Reuters is reporting on recent protests in China by residents of an eastern province with concerns about excess blood lead levels in their children. As the article notes:

Parents have been demanding action after incidents of lead poisoning were recorded … in at least four provinces. A series of food health scares, including contaminated milk and and water and air pollution, have also sparked protests.

I recall reading at the time of the fall of the Iron Curtain that environmental concerns were not insignificant contributors to that rather rapid decline in Soviet hegemony.  Environmental degradation was very serious (and remains a problem) in many former Soviet-controlled states.  For example, as noted here about Poland:

Poland suffered as heavily as any other East European country from the environmental negligence inherent in the central planning approach to resource development. Although some warnings reached the public during the 1980s, the communist regimes typically had portrayed economic activity in the capitalist countries as the true enemy of the environment. Investigations after 1989 revealed that enormous damage had been inflicted on water, air, and soil quality and on forests, especially surrounding the industrial centers in Upper Silesia and the Kraków region. …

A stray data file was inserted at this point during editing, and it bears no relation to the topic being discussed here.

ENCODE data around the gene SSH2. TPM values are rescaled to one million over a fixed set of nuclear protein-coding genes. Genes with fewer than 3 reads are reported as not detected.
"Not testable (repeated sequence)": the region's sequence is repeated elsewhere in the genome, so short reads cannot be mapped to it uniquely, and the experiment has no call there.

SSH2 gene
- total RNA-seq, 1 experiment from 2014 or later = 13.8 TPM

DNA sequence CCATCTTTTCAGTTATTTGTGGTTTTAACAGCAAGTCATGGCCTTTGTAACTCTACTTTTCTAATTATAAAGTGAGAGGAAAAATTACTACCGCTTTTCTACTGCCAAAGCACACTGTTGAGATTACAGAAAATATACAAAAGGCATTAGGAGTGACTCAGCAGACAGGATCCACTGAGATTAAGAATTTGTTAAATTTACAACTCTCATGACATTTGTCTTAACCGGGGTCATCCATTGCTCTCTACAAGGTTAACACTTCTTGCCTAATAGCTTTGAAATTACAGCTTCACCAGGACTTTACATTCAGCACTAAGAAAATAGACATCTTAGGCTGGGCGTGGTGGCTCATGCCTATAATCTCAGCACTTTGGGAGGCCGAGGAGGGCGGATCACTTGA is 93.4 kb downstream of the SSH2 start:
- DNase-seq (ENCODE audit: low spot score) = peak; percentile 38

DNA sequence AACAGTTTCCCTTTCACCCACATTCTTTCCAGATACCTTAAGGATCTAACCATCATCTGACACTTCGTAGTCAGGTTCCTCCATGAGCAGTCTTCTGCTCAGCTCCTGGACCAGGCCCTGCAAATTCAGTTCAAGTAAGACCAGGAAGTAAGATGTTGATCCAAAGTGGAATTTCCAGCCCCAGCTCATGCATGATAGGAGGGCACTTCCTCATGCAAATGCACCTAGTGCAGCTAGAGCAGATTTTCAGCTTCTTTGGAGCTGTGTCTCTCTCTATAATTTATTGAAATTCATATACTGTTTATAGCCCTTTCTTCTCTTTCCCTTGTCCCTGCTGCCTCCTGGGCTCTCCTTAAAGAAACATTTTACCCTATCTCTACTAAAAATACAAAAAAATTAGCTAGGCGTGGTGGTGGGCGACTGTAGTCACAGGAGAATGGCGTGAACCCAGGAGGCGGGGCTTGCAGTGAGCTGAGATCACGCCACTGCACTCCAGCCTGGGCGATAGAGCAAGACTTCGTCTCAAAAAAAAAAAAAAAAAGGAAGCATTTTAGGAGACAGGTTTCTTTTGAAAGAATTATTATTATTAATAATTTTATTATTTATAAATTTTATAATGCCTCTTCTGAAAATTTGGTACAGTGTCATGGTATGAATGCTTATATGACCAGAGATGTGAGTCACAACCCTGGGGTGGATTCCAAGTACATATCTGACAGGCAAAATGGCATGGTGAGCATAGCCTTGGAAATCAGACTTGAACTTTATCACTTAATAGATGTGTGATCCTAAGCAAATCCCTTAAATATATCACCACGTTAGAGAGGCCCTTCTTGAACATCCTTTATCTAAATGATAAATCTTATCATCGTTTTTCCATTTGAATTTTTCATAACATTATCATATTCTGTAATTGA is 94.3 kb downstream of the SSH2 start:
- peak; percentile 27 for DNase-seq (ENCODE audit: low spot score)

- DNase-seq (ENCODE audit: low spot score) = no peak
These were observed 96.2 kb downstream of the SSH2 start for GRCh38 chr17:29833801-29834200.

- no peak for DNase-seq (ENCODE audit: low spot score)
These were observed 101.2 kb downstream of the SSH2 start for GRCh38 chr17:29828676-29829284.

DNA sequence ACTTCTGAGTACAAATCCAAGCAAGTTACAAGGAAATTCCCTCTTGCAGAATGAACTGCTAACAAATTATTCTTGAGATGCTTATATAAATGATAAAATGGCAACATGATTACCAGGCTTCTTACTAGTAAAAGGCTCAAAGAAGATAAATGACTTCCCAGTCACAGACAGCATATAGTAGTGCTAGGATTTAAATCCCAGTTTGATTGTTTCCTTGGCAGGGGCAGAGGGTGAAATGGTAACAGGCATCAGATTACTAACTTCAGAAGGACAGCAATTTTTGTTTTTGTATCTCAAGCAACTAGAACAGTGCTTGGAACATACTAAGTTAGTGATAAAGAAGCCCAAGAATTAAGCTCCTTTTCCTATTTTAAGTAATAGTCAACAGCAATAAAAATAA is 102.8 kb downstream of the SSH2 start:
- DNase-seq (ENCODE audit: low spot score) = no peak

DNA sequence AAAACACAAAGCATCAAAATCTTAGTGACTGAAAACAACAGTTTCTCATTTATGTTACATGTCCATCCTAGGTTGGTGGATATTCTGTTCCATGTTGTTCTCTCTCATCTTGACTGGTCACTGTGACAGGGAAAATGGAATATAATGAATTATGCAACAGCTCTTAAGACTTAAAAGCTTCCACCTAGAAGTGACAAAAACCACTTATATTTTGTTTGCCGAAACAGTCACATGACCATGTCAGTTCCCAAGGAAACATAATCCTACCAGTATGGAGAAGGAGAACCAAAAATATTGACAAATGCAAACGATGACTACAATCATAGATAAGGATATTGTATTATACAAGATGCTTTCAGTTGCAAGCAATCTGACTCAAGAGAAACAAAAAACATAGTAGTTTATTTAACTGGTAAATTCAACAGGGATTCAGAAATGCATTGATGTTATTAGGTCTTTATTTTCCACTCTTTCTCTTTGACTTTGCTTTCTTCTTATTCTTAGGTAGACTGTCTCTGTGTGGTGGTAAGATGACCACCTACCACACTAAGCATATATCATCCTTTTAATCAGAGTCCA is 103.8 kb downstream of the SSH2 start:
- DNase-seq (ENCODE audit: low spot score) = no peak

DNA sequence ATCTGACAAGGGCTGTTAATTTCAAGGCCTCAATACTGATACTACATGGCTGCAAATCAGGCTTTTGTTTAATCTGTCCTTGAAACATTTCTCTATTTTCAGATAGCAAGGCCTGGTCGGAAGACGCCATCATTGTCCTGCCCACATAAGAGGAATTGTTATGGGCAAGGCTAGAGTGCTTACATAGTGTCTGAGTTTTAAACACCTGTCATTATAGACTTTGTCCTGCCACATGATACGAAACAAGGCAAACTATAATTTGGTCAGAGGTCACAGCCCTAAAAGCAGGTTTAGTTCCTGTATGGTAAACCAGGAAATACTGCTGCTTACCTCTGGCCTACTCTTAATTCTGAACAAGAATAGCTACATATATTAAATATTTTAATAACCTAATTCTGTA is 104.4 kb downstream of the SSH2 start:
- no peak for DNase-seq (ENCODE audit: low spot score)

China is in most respects far more monolithic than the former Soviet States and those states under Soviet domination. Nevertheless, people do not take kindly to having their health threatened, and serious action can result in proportion to the level, real or perceived, of the threat. An economic miracle paid for in large part by ignoring pollution control and accompanying health consequences may not be sustainable.